The Polish government has been forced to rethink its campaign against new religious movements after complaints of discrimination by minority churches.

A senior government official told ENI that attention would now focus on "psycho-manipulative groups" rather than on religious associations which "merely offered an alternative religiousness."

"An inter-ministerial team will still be needed, because the sect phenomenon is too multi-faceted to be dealt with like other social pathologies," said Krzysztof Wiktor, secretary of the Warsaw government's Inter-Ministerial Team for New Religious Movements. "But state policy is undergoing qualitative changes, which will enable us to avoid charges of violating religious freedom."

Wiktor was speaking after announcing plans to set up a new "Inter-Ministerial Team for Psycho-Manipulative Groups" to replace the team set up in August 1997 by Polish premier Wlodzimierz Cimoszewicz.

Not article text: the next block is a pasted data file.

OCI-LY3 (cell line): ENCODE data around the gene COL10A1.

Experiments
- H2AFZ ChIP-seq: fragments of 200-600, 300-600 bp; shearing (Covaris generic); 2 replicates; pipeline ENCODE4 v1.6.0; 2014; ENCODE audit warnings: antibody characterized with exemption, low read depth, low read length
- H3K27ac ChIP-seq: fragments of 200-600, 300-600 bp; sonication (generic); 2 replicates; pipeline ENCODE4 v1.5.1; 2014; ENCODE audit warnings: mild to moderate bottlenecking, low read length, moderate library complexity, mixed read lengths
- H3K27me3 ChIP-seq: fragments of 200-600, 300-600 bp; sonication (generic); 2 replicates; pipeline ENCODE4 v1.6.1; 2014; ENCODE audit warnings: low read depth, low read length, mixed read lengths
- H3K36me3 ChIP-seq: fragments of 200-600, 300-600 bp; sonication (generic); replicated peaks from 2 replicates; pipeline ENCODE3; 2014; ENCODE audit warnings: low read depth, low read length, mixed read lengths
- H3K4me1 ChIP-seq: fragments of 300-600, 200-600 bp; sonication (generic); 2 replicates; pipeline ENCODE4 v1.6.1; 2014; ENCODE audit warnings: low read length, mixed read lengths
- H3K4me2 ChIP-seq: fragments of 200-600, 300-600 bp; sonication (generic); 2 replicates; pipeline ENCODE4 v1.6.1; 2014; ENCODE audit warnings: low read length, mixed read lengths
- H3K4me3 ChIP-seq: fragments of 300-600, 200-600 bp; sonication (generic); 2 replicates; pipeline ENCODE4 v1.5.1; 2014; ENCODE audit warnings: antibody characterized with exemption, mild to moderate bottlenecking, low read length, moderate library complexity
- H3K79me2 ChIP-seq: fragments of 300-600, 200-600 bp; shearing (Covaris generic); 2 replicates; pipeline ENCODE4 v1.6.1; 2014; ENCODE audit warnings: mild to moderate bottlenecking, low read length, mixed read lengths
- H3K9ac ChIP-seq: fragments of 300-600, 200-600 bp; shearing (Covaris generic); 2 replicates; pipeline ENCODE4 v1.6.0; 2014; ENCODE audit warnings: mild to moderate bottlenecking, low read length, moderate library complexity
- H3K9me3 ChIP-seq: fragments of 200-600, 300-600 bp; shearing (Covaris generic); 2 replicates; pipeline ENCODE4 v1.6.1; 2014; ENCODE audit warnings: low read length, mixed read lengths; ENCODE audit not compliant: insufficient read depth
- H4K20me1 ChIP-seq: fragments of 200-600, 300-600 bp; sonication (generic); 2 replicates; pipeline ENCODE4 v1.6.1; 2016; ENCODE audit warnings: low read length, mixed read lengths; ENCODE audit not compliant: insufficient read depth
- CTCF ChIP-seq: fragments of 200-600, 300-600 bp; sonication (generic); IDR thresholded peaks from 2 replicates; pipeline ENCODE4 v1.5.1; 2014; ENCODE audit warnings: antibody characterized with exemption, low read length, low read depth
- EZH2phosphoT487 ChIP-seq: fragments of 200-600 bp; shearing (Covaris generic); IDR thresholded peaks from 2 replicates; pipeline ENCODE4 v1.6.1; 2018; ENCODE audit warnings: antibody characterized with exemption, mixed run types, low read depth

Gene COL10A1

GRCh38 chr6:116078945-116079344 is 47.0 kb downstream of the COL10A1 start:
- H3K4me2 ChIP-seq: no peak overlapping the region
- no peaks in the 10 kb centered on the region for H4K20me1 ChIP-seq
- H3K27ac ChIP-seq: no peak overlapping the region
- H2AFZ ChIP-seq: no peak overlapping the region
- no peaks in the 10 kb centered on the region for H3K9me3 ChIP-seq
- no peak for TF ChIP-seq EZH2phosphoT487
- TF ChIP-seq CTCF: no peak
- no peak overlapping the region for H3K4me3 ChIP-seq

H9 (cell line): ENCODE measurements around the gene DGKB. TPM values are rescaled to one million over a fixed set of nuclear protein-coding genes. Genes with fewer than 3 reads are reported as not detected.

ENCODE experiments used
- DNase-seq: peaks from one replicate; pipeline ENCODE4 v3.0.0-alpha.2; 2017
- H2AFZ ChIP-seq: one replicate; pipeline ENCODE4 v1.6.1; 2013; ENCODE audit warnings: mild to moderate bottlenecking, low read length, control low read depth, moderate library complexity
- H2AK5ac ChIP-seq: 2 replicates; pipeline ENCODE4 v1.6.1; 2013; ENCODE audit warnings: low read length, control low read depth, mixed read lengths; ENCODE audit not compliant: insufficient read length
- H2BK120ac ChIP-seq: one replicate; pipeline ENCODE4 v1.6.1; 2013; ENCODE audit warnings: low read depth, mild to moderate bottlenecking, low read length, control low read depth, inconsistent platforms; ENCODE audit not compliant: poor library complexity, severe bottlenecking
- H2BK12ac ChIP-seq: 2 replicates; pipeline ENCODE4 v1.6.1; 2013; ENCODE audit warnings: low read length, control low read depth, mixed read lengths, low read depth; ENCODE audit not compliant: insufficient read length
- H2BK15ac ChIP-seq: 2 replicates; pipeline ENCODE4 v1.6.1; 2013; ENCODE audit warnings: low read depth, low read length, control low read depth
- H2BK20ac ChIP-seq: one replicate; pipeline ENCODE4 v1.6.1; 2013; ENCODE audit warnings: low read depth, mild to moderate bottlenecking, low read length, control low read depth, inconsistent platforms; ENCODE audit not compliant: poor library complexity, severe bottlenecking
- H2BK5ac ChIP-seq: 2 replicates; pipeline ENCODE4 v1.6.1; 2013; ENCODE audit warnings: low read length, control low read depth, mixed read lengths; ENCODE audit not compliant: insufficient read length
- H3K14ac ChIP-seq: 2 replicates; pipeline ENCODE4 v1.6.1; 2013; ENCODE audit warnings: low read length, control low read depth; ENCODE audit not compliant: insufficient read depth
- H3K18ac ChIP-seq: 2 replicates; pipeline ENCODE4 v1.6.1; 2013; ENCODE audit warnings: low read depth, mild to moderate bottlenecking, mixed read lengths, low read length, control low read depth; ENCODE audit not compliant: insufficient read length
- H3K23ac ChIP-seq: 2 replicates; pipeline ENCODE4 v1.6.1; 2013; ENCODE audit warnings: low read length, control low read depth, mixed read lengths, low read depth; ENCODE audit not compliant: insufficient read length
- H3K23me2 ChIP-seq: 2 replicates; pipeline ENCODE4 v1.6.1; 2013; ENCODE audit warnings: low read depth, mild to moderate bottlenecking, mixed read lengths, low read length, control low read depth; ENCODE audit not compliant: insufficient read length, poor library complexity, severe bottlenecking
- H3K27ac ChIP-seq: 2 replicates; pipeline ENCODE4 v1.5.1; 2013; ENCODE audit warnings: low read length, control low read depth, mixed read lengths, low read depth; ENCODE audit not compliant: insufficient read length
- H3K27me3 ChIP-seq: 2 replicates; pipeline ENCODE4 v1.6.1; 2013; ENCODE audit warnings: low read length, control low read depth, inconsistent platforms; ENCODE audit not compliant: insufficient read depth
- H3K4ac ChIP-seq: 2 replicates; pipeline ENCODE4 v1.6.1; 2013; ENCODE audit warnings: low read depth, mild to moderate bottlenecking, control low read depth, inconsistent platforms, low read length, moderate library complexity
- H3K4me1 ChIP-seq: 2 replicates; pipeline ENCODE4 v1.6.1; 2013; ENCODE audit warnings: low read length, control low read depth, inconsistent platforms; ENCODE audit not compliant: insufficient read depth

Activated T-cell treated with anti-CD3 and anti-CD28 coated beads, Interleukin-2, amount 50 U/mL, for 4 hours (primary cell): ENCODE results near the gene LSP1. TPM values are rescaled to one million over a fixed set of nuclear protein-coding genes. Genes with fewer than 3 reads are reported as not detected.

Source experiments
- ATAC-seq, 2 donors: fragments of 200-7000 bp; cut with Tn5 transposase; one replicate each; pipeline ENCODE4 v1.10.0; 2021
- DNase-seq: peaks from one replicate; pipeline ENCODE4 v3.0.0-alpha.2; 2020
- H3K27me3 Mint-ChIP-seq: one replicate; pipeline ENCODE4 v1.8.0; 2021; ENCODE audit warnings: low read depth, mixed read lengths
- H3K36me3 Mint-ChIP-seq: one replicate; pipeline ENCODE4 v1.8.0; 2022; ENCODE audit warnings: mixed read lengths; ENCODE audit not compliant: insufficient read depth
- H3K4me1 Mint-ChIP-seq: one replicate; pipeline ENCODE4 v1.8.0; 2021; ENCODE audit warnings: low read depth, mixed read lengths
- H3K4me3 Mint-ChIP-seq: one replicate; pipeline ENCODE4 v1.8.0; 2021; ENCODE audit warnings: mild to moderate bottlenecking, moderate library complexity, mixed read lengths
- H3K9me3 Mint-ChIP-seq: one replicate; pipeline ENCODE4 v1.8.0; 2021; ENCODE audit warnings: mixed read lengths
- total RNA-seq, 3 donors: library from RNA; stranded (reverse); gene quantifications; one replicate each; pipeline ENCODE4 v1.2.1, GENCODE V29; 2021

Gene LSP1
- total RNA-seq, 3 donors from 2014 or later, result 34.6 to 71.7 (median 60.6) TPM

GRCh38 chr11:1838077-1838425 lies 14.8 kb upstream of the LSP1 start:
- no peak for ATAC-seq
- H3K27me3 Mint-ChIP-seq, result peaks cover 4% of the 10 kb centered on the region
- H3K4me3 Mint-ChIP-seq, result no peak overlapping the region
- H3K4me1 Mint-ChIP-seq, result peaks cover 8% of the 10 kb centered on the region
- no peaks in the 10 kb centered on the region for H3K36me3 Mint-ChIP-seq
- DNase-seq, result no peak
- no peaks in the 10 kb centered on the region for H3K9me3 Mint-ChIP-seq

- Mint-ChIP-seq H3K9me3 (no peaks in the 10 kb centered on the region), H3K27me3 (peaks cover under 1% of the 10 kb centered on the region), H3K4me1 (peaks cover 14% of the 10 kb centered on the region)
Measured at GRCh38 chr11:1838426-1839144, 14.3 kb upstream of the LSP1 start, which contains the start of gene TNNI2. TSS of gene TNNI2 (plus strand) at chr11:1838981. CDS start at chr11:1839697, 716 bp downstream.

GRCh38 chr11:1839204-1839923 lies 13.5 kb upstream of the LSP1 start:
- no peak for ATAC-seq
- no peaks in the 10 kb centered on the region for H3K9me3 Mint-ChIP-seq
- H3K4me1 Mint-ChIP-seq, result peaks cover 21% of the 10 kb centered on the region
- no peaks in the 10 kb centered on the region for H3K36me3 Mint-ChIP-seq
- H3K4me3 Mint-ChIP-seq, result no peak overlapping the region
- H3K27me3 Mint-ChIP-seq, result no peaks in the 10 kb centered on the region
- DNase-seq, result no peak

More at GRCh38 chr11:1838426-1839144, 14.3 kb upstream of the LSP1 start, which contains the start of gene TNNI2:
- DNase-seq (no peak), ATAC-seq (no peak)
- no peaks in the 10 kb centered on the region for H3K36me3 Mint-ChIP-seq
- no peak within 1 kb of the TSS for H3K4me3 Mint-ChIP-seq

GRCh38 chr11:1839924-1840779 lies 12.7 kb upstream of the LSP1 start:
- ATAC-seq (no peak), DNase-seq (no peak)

He said new religious movements had been identified as the key problem when his team was formed in 1997, whereas the chief concern now was with groups using "psycho-manipulative methods."

"We will no longer deal with religious movements just because they are new," Wiktor told ENI. "Nor are we interested in the activities of this or that church. But there has been a big increase in therapeutic, health and crypto-political groups which have nothing in common with religious associations. These will be curbed as we gain knowledge and are able to catch them."

The Inter-Ministerial Team denied in a June 2000 report that religious sects posed a "big threat to society," but called on state institutions to begin training personnel in how to deal with them.

A Polish police spokesman, Pawel Biedziak, confirmed that material from Roman ...

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